Over the River and Through the Woods
By Bruce McKinney
What with the internet having apparently killed off the old and rare book retail beast you could be surprised to find that retail locations remain for collectors one of the best avenues of book buying. They haven't disappeared. They have simply more and more settled on the outskirts of towns and cities, often finding pride-of-place in country homes so it's simply more difficult to find them. During a mid-month sojourn I left the static fall of San Francisco [perpetual 55 degrees] for the honest-to-goodness fall [30 to 60 degrees] of New England, starting from New York and driving up to Maine before returning to Massachusetts for the 3 day Boston Book Fair and the 1 day Boston Books, Paper and Ephemera Show. Along the way I visited three outposts of antiquarian bookselling.
In New York I visited the Argosy Bookshop on 59th Street. It's a page out of Joseph Mitchell's New York portraits, a place in keeping with city in the early 20th century. On the main floor paintings ring the retail space, books occupying all shelves and images and ephemera filling waist high bins. Today I'm heading for the map department on the second floor to see Laura Ten Eyck. She, with Leah Kasell, organize the map department which includes more than 100,000 antiquarian maps, atlases and map reference books. The shop, which opened in 1925, is increasing its internet presence. That said, only 1% of the map inventory is online. To see the rest you have to visit.
I have been here before. In the 1960's Argosy and Carnegie were favorite destinations. They felt like libraries where all the books were for sale. Even twenty years ago you could still find at Argosy new sets of the Collected Catalogues of Dr. A. S. W. Rosenbach that was published in 1968. Not so long ago Eberstadt, Harper, Seven Gables, Dushenes, Schribner and Mott, to name only some, made New York City America's antiquarian capital. Today, while the trade moves upstairs and out-of-town, Argosy is one the few occupying prime ground level real estate.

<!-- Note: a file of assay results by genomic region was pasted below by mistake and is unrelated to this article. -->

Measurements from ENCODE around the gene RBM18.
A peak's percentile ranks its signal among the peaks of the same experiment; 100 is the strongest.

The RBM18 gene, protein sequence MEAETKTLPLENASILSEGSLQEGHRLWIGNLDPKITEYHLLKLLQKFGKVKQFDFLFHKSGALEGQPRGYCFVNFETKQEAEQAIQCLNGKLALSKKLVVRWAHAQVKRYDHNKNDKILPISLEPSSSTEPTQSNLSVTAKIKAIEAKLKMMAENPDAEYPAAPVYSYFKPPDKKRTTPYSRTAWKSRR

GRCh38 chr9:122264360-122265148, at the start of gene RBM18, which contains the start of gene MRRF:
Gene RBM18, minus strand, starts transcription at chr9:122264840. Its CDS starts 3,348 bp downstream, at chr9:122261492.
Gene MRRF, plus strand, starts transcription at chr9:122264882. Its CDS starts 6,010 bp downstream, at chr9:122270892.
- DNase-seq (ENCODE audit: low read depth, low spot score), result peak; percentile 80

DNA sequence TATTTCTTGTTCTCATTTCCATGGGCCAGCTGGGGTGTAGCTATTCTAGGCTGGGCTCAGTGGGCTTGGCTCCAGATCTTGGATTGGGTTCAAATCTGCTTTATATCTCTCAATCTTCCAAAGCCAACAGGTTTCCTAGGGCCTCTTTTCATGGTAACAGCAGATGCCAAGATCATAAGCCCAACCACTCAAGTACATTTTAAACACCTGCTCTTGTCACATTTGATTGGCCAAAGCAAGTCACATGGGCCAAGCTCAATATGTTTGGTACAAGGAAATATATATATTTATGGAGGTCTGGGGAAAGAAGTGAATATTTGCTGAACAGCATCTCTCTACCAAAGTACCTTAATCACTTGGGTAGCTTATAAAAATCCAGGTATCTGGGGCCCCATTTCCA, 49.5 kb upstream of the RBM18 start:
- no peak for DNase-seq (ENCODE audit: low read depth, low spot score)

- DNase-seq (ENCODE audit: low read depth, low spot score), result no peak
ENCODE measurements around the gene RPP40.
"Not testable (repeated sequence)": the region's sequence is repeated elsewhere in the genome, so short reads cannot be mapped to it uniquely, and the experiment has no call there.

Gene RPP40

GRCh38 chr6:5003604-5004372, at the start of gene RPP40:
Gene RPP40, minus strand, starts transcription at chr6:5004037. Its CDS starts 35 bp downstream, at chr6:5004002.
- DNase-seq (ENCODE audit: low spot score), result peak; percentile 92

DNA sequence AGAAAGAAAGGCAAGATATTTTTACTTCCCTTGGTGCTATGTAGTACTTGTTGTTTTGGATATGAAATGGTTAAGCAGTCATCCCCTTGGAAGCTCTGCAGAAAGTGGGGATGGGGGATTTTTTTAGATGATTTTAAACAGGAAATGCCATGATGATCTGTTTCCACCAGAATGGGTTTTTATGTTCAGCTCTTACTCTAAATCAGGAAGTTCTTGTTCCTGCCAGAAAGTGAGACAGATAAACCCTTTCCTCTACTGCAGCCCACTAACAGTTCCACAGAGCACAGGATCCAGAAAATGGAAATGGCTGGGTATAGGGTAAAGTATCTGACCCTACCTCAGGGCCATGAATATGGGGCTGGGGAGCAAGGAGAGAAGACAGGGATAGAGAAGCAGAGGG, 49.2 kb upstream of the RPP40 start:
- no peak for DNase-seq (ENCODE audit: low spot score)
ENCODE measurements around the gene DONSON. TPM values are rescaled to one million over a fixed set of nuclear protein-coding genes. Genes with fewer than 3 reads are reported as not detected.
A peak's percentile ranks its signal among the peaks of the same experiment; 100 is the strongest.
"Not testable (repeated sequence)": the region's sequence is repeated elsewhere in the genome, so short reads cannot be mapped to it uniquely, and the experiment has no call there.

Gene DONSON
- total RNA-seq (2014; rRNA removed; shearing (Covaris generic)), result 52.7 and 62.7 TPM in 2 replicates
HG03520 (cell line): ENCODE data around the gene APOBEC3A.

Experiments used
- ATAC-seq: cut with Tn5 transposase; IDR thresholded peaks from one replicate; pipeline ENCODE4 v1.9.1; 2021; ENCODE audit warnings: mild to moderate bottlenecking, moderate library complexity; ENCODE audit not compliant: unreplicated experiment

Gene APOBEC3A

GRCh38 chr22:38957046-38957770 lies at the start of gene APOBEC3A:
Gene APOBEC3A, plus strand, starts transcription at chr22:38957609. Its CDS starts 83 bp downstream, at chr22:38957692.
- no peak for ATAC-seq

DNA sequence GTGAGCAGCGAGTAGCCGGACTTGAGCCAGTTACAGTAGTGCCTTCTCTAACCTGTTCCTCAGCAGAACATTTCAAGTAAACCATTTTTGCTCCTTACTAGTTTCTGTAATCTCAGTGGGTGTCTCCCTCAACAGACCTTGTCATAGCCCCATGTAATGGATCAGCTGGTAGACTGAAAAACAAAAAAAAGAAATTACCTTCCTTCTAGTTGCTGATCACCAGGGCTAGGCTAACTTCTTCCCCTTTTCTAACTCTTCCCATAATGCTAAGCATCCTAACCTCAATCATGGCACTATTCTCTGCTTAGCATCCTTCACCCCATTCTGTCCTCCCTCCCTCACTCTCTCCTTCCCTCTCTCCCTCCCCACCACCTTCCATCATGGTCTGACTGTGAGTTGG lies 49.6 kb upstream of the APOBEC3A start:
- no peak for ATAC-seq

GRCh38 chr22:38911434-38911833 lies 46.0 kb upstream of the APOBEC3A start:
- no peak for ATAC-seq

For collectors lucky enough to know about the shop its a gem.
A few days later I'm on my way to Maine to see Joyce and Jack Hanrahan in Wells. They'll be exhibiting at the end of the week at the Boston Antiquarian Book Fair that is sponsored by the ABAA. They are long-time members and have been issuing catalogs and doing shows for almost five decades. From the 1970's into the 1980's they also had two open shops. These days, now in their mid 70s, they are part of the trend that increasingly sees antiquarian booksellers working from home. They have invited me to view first hand what it's like. My wife Jenny and I make the trip.